by Mitch Kokai
Senior Political Analyst, John Locke Foundation
What passion and curiosity reside in the hearts and heads of our young people! But do you know what else resides there? Fear and distrust of most everything coming out of the mouth of anyone older than them.
For so many of these students grew up reading, hearing, watching, and absorbing stories that assert that they are omniscient, that no outside source is as trustworthy as their own feelings. They are certain they know what is best for themselves, and anyone who asserts otherwise is an indoctrinated false prophet of the dead past who simply refuses to sing along with Elsa, “Let it go.”
How did these young people come to trust their own corrupted gut more than the wisdom of their parents? I suspect it has something to do with Cinderella, Ariel, Elsa, and Anna; as well as Monica, Ross, Rachel, Phoebe, Joey, and Chandler; and “Modern Family,” “Sex and the City,” “Parks and Recreation,” Marvel movies, and even “Veggie Tales,” for many of our present college students were raised in homes dominated by screens.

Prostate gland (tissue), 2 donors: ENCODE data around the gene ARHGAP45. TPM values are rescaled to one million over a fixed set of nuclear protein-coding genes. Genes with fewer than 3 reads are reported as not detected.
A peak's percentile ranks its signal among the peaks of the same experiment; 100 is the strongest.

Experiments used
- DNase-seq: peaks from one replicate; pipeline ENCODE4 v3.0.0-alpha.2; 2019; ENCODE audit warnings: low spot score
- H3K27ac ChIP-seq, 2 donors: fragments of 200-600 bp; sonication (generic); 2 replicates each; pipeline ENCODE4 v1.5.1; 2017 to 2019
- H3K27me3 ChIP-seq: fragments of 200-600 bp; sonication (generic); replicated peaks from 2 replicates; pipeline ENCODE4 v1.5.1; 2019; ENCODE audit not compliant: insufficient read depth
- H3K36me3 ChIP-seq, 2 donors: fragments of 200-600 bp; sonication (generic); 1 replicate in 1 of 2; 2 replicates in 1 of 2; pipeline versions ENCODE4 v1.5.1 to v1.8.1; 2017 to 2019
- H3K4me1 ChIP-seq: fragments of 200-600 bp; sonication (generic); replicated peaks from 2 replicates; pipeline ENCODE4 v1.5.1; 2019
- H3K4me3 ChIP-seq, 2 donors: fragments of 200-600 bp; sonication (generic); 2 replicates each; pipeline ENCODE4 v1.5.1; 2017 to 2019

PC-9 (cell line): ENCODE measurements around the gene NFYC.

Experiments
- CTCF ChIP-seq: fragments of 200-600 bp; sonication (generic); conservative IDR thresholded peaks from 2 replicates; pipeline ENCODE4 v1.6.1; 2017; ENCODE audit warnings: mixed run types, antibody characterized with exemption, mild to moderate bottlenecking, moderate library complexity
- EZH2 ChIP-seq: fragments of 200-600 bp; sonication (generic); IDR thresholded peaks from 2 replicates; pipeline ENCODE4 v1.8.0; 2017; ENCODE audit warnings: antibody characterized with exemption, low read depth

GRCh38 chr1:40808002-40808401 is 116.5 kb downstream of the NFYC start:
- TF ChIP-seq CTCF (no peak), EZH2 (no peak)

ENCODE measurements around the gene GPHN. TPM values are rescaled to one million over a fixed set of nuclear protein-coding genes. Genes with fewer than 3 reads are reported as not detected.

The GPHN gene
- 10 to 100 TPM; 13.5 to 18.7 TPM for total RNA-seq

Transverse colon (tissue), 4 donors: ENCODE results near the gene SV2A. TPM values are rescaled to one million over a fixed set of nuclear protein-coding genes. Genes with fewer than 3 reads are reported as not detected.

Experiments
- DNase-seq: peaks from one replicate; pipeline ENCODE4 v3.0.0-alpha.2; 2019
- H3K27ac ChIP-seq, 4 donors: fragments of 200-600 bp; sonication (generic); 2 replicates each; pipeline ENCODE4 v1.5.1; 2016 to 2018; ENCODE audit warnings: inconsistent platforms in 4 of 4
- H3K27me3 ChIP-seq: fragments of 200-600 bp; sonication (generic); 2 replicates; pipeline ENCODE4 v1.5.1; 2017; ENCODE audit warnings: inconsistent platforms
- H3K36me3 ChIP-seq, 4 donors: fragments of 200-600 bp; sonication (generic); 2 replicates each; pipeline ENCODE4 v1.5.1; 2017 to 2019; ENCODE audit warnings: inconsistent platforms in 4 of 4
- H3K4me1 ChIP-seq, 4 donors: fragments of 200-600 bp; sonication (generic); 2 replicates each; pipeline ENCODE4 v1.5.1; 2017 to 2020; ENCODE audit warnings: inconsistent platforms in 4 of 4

Much of their free time was spent absorbing serial television, and while not every televised program, movie, and YouTube channel necessarily tells false stories, much of modern programming follows a storytelling formula that ensures the pet social agendas of screenwriters are always being covered in the plot and in ways that narrate lies surrounding sexual identity, the sanctity of life, the good order of creation and marriage, the strength of men, and the reality of absolutes.
Stories have always been a part of how we pass down what is good and beautiful and true to our children, but depending on the storyteller, this practice can corrupt as easily as benefit. As more and more families turn over the care of their children to institutions, programs, clubs, teams, and devices, parents are no longer controlling the narrative of the stories being passed down to their children.